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California regulators suspend recently approved San Francisco robotaxi service for safety reasons

Suspension of the Cruise robotaxi service comes just two months after another state regulator approved an expansion that authorized around-the-clock rides throughout San Francisco

Cruise
Cruise, a driverless robotaxi, drives on a street in San Francisco, California, USA, 11 August 2023.JOHN G. MABANGLO (EFE)

California regulators have revoked the license of a robotaxi service owned by General Motors after determining its driverless cars that recently began transporting passengers throughout San Francisco are a dangerous menace.

The California Department of Motor Vehicles’ indefinite suspension of the Cruise robotaxi service comes just two months after another state regulator, the Public Utilities Commission, approved an expansion that authorized around-the-clock rides throughout San Francisco — the second most dense city in the U.S.

That approval came over a chorus of protests, including some lodged by police and fire officials who asserted the driverless vehicles had been impeding traffic in emergencies during a testing phase.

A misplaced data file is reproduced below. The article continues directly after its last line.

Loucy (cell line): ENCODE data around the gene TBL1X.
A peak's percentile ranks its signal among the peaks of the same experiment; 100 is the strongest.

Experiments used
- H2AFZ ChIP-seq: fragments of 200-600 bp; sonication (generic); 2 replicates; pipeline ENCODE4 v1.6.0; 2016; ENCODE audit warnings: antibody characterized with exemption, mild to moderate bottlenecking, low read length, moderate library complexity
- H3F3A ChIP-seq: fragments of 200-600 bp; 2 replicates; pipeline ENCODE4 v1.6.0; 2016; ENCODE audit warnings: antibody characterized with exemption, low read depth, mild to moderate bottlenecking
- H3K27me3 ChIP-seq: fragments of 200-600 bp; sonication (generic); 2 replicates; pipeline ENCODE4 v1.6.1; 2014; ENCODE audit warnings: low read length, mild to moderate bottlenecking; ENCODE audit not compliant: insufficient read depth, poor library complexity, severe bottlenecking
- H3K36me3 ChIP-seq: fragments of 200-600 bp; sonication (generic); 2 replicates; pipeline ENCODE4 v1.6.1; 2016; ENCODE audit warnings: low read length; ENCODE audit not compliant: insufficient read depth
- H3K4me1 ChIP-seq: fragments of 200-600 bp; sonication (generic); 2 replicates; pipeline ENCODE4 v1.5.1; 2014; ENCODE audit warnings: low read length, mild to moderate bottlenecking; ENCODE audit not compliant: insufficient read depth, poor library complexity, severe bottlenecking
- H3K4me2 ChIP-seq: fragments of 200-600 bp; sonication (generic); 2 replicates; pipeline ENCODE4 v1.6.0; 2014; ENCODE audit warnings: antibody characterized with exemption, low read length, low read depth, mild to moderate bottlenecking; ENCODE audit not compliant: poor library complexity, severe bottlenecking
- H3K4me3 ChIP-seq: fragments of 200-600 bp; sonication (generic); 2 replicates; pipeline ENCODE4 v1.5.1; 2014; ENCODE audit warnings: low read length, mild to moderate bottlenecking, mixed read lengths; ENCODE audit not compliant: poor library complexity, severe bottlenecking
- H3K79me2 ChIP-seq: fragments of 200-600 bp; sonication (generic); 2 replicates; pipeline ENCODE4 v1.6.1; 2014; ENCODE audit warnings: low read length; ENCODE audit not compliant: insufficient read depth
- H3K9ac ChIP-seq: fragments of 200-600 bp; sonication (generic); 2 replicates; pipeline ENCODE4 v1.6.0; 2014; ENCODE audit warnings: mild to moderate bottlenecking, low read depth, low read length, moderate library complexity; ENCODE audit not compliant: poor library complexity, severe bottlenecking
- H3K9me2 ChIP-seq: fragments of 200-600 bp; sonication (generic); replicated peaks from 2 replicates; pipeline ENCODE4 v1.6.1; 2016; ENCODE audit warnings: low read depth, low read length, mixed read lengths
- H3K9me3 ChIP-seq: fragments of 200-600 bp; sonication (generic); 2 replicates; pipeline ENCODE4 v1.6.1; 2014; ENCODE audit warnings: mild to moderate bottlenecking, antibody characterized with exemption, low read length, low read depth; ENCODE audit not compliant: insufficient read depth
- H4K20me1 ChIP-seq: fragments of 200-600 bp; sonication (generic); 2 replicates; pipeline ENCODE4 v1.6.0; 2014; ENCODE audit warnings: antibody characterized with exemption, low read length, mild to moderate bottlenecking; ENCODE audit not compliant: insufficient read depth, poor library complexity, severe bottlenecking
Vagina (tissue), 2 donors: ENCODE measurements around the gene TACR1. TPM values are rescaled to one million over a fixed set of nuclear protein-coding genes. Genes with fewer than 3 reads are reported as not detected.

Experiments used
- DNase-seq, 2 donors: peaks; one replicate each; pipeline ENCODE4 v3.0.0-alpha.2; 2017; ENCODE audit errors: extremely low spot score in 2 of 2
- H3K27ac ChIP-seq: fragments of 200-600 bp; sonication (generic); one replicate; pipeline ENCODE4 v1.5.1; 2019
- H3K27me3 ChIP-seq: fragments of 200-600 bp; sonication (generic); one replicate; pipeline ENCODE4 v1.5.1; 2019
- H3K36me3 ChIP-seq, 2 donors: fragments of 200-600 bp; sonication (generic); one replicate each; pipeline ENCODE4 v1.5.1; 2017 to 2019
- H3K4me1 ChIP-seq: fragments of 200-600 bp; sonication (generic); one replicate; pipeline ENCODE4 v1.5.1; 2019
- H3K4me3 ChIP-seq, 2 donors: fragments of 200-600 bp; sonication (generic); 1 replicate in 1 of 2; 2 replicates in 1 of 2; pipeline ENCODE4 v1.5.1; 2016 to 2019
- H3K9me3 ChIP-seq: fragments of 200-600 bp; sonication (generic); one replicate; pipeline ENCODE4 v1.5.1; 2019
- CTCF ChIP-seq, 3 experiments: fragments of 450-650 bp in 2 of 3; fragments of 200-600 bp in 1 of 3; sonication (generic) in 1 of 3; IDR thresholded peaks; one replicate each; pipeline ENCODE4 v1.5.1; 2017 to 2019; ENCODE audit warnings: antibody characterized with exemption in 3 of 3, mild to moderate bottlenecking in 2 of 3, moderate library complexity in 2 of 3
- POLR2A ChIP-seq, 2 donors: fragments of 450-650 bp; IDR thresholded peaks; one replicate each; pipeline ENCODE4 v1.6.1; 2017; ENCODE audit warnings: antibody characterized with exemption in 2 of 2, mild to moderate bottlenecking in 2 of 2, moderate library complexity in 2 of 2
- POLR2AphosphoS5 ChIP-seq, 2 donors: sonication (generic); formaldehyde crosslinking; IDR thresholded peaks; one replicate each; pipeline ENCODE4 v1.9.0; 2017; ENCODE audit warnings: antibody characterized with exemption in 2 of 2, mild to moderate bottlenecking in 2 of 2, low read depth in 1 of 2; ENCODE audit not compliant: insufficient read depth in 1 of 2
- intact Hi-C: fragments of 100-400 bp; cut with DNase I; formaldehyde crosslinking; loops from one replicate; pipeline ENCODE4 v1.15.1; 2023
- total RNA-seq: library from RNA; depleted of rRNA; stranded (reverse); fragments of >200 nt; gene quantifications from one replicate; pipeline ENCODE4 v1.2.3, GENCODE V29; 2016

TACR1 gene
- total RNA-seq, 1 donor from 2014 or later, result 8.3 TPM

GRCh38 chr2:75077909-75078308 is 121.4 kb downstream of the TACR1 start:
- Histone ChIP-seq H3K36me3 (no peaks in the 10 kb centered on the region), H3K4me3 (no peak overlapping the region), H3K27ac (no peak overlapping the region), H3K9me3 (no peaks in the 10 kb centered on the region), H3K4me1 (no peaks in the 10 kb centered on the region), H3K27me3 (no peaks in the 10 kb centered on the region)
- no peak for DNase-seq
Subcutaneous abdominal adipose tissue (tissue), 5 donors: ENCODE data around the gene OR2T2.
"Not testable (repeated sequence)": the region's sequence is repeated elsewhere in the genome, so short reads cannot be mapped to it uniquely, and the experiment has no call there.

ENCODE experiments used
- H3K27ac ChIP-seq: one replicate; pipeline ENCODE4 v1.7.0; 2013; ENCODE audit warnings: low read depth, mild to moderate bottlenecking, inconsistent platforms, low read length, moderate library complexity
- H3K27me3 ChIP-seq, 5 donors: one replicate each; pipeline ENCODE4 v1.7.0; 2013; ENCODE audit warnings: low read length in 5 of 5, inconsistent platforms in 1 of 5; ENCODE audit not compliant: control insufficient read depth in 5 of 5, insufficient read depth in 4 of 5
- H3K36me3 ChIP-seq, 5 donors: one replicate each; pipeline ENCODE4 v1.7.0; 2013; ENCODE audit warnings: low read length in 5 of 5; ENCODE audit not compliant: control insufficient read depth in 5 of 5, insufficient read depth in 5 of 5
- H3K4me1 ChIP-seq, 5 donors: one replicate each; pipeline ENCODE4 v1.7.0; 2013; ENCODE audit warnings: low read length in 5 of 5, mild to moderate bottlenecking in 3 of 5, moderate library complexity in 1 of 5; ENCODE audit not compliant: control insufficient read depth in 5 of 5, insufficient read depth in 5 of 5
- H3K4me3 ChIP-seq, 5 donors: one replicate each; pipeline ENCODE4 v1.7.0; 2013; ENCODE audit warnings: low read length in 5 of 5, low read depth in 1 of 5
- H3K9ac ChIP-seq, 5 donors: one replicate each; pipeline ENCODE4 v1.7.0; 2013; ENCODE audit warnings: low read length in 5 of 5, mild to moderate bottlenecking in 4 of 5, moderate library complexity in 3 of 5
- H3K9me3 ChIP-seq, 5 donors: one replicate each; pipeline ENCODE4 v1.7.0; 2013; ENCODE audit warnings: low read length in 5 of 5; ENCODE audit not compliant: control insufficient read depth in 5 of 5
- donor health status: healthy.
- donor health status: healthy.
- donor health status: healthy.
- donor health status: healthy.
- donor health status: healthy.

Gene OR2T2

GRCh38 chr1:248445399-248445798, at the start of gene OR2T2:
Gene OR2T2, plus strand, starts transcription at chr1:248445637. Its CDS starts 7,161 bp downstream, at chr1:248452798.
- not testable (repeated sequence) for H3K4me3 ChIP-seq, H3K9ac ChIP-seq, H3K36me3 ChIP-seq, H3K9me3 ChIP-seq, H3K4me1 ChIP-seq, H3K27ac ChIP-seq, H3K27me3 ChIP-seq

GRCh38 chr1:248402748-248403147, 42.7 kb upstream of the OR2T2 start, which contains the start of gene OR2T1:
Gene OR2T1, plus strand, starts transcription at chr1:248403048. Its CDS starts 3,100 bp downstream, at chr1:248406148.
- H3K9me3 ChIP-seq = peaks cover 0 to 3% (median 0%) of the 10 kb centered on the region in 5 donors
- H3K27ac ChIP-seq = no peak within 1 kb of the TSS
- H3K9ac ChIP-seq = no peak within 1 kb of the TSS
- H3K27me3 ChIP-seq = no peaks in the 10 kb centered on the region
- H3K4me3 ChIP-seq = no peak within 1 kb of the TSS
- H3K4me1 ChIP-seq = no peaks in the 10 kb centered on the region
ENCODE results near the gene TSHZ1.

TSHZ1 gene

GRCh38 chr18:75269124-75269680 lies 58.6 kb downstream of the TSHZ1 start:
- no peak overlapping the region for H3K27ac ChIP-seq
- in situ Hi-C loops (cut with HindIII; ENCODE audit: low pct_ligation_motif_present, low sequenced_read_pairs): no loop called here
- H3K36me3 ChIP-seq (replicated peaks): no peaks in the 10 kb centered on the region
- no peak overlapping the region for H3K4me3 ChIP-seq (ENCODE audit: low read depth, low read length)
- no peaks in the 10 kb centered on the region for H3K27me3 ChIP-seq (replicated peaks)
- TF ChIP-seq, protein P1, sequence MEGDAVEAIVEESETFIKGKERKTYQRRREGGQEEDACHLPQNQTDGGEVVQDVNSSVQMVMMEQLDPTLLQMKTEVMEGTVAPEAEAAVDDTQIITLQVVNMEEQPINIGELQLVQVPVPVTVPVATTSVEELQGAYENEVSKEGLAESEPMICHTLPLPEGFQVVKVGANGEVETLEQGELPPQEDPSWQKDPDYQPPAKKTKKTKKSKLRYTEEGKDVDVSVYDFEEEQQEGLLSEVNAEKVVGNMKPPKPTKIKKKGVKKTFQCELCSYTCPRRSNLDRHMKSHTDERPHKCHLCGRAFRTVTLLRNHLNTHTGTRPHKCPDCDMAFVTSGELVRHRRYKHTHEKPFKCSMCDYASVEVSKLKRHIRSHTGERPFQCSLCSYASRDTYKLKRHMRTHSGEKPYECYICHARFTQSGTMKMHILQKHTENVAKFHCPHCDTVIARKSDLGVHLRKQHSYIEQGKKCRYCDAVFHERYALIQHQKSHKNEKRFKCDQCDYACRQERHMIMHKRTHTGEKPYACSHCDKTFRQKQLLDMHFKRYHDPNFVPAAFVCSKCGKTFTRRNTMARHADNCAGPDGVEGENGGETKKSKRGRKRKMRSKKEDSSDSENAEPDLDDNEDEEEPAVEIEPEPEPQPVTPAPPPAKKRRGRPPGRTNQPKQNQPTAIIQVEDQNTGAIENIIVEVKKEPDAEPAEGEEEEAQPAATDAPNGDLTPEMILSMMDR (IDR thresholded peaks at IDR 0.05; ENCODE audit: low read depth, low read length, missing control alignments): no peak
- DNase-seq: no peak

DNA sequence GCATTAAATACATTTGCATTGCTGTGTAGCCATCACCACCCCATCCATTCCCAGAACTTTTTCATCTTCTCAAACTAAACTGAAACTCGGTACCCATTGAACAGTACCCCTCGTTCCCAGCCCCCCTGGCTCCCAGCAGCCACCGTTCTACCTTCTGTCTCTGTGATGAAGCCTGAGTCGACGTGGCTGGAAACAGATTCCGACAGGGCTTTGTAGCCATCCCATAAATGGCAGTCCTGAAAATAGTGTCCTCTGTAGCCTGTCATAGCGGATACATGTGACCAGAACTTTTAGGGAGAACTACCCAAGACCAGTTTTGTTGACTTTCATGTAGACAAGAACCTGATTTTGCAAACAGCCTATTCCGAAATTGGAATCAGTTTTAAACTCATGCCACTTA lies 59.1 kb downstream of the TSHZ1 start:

Now Cruise is being forced to slam on the brakes on its operations after the DMV concluded its robotaxis posed “an unreasonable risk to public safety,” according to a statement issued by the agency.

The DMV didn’t elaborate on the specific reasons for the suspension, but the move comes after a series of incidents that heightened concerns about the hazards and inconveniences caused by Cruise’s robotaxis. The worries reached a new level earlier this month after a Cruise robotaxi ran over a pedestrian who had been hit by another vehicle driven by a human, and then pinned the pedestrian under one of its tires after coming to a stop.

In a statement, Cruise confirmed it has ceased its robotaxi operations in San Francisco. It said it is continuing to cooperate with state and federal regulators in their inquiry into the Oct. 2 accident involving a robotaxi named “Panini” and the critically injured pedestrian, who had to be extracted from under the robotaxi with the help of the “jaws of life” before being taken to a local hospital. Cruise said its engineers are examining that accident and working on way for its robotaxis to improve their response “to this kind of extremely rare event.”

While Cruise has been sidelined in San Francisco, another robotaxi operated by Waymo is continuing to give rides throughout the city. Waymo, which began as as secret project within Google more than a decade ago, has been running another robotaxi service in Phoenix for the past three years.

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